In the first few years of the World Wide Web, creating and putting up a website required a specific set of knowledge: you had to know how to set up a server on the World Wide Web, how to get a domain name, how to write web pages in HTML, and how to troubleshoot various technical issues as they came up. Someone who did these jobs for a website became known as a webmaster.

As the web gained in popularity, it became more and more apparent that those who did not have the skills to be a webmaster still wanted to create online content and have their own piece of the web. This need was met with new technologies that provided a website framework for those who wanted to put content online.

Blogger and Wikipedia are examples of these early Web 2. Starting in the early s, Web 2. It seemed that everyone wanted their own blog or photo-sharing site.

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Here are some of the companies that came of age during this time: MySpace , Photobucket , Flickr , Facebook , WordPress , Tumblr , and Twitter The ultimate indication that Web 2. When the personal computer was created, it was a great little toy for technology hobbyists and armchair programmers.

As soon as the spreadsheet was invented, however, businesses took notice, and the rest is history. The spreadsheet was the killer app for the personal computer: people bought PCs just so they could run spreadsheets. The Internet was originally designed as a way for scientists and researchers to share information and computing power among themselves.

However, as soon as electronic mail was invented, it began driving demand for the Internet. We are seeing this again today with social networks, specifically Facebook. The connections made between people using Web 2.

The Internet is an interconnected network of networks. Many services run across the Internet: electronic mail, voice and video, file transfers, and, yes, the World Wide Web. The World Wide Web is simply one piece of the Internet. It is made up of web servers that have HTML pages that are being viewed on devices with web browsers. It is really that simple.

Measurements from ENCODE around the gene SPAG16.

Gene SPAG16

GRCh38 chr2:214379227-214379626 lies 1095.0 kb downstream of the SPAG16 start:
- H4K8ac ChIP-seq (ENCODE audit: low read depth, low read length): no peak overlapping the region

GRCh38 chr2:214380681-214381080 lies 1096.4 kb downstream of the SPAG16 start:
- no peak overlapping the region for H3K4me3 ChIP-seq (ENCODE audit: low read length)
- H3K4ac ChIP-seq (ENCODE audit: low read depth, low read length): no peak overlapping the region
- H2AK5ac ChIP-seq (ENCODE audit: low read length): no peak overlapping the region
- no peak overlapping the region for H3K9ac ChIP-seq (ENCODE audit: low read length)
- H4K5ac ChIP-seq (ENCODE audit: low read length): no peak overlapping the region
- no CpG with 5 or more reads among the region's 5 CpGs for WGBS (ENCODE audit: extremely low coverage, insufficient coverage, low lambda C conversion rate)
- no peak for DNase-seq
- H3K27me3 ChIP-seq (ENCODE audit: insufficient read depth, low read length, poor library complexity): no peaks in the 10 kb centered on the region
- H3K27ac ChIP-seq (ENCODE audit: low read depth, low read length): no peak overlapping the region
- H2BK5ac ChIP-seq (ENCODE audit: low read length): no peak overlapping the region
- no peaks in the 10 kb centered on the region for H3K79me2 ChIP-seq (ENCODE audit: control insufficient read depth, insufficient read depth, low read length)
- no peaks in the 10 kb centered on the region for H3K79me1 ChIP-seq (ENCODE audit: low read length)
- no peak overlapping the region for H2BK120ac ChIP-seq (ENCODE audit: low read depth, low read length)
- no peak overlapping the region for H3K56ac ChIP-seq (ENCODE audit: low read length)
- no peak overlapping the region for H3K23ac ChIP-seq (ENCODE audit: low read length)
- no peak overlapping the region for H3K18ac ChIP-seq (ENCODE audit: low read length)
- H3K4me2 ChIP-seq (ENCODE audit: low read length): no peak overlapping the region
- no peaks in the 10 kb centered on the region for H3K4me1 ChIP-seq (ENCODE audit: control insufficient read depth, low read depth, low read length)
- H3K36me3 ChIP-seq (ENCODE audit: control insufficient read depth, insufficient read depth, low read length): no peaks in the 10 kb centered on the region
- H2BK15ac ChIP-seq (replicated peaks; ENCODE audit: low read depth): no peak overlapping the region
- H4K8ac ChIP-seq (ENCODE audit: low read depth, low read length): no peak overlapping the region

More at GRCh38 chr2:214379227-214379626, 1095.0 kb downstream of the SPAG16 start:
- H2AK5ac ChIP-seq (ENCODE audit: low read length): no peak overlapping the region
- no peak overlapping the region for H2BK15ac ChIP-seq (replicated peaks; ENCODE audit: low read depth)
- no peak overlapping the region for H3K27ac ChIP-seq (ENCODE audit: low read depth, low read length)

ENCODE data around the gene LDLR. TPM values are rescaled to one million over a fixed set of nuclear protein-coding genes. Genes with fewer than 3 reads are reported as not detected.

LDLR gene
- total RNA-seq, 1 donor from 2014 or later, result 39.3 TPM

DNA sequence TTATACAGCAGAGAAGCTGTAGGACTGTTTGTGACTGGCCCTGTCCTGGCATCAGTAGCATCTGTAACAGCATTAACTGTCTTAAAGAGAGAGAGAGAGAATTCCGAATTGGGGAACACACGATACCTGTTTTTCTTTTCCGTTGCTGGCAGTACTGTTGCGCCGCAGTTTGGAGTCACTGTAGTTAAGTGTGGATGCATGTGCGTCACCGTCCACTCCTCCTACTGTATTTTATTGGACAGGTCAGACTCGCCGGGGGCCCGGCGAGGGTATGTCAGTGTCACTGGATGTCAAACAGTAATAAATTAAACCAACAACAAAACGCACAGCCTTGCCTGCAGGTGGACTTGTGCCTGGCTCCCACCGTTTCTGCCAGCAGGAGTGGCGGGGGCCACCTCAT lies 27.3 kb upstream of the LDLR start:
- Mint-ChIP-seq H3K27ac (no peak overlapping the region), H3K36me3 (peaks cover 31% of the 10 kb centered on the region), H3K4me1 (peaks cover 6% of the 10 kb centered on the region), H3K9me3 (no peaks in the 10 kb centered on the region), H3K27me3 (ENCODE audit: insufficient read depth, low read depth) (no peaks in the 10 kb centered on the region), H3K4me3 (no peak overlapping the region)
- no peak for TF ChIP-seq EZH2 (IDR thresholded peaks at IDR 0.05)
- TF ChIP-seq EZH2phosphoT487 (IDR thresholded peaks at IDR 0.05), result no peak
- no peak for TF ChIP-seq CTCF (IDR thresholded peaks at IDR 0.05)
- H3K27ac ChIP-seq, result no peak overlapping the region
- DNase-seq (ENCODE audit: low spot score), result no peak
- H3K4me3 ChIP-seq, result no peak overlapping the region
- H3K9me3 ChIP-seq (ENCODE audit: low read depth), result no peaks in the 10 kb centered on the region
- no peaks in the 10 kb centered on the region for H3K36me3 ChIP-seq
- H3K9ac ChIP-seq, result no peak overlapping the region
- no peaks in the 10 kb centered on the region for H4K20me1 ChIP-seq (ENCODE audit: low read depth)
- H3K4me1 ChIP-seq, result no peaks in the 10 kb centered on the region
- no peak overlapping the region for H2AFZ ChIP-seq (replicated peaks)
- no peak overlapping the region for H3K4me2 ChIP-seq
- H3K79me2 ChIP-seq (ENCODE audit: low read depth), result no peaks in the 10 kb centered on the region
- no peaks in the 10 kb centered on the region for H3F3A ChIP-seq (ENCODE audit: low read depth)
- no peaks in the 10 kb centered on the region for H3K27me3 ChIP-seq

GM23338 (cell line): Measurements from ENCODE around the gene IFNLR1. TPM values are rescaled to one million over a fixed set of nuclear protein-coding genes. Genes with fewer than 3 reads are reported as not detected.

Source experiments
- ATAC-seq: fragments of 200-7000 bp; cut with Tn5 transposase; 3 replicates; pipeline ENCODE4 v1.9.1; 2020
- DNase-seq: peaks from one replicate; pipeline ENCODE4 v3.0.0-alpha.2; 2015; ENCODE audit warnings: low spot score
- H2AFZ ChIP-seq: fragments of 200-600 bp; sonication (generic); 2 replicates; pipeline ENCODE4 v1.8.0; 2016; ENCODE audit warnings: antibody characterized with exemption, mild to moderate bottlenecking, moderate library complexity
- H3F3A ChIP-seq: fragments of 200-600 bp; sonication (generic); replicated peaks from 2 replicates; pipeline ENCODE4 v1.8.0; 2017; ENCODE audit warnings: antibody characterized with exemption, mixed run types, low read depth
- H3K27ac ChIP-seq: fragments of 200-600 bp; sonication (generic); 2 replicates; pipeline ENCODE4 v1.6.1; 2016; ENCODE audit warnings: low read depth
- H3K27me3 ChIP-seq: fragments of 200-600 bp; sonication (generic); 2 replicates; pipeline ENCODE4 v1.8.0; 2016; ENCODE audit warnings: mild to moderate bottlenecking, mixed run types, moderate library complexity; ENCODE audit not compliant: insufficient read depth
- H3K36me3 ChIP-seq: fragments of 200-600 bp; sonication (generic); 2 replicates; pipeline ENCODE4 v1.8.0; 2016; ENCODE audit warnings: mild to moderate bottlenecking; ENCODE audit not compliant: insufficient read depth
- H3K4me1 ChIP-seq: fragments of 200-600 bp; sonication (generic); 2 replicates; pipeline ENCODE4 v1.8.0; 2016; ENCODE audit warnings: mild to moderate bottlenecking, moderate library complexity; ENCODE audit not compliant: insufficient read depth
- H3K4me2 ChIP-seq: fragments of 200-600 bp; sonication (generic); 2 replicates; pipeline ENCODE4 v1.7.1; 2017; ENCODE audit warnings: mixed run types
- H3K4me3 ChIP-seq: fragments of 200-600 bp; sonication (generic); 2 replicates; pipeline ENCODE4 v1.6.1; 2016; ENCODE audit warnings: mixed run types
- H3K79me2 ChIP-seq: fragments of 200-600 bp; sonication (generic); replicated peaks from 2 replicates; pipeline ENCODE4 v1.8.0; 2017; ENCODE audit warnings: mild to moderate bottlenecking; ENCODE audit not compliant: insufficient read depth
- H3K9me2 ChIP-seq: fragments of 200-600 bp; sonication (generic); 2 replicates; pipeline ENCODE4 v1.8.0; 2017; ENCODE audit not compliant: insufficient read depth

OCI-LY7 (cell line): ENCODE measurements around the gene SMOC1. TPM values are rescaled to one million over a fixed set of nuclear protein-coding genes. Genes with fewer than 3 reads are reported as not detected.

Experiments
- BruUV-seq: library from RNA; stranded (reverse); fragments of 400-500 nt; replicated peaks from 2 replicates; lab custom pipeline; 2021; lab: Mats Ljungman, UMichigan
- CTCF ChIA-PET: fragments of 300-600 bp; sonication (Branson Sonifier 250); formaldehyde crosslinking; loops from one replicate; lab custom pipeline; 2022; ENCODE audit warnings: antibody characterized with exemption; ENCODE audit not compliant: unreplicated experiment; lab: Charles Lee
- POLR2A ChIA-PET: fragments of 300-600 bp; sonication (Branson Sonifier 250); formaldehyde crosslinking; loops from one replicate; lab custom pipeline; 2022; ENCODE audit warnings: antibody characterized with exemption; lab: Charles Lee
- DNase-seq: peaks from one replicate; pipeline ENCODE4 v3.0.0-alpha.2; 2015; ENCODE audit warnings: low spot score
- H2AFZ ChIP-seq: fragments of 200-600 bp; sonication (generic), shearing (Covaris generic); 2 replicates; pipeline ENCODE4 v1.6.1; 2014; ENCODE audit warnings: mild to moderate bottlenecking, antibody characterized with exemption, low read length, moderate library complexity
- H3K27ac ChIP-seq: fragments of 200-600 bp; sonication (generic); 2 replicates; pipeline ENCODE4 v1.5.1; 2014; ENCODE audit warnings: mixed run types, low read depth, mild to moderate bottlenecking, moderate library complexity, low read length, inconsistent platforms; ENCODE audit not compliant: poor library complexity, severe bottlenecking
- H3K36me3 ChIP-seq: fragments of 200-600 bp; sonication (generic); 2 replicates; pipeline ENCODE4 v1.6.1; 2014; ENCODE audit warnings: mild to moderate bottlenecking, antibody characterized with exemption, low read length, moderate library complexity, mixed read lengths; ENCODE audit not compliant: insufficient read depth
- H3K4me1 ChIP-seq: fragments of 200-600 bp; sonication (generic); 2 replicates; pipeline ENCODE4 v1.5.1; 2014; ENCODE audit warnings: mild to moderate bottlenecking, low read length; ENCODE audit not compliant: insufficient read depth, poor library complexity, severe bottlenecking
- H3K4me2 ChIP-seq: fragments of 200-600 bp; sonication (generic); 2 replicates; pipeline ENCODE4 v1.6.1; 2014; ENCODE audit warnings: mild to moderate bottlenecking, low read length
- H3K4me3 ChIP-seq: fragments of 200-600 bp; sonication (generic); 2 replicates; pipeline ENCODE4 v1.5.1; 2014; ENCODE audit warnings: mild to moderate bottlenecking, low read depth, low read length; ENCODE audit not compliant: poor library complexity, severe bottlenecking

In the early days of the Internet, most access was done via a modem over an analog telephone line. Speeds were measured in bits-per-second bps , with speeds growing from bps to 56, bps over the years. Connection to the Internet via these modems is called dial-up access.


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Dial-up was very inconvenient because it tied up the phone line. As the web became more and more interactive, dial-up also hindered usage, as users wanted to transfer more and more data. As a point of reference, downloading a typical 3.

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A broadband connection is defined as one that has speeds of at least , bps, though most connections today are much faster, measured in millions of bits per second megabits or mbps or even billions gigabits. For the home user, a broadband connection is usually accomplished via the cable television lines or phone lines DSL.

Both cable and DSL have similar prices and speeds, though each individual may find that one is better than the other for their specific area. Speeds for cable and DSL can vary during different times of the day or week, depending upon how much data traffic is being used.

In more remote areas, where cable and phone companies do not provide access, home Internet connections can be made via satellite. The average home broadband speed is anywhere between 3 mbps and 30 mbps. At 10 mbps, downloading a typical 3. For businesses who require more bandwidth and reliability, telecommunications companies can provide other options, such as T1 and T3 lines. Broadband access is important because it impacts how the Internet is used.

When a community has access to broadband, it allows them to interact more online and increases the usage of digital tools overall. Access to broadband is now considered a basic human right by the United Nations, as declared in their statement :.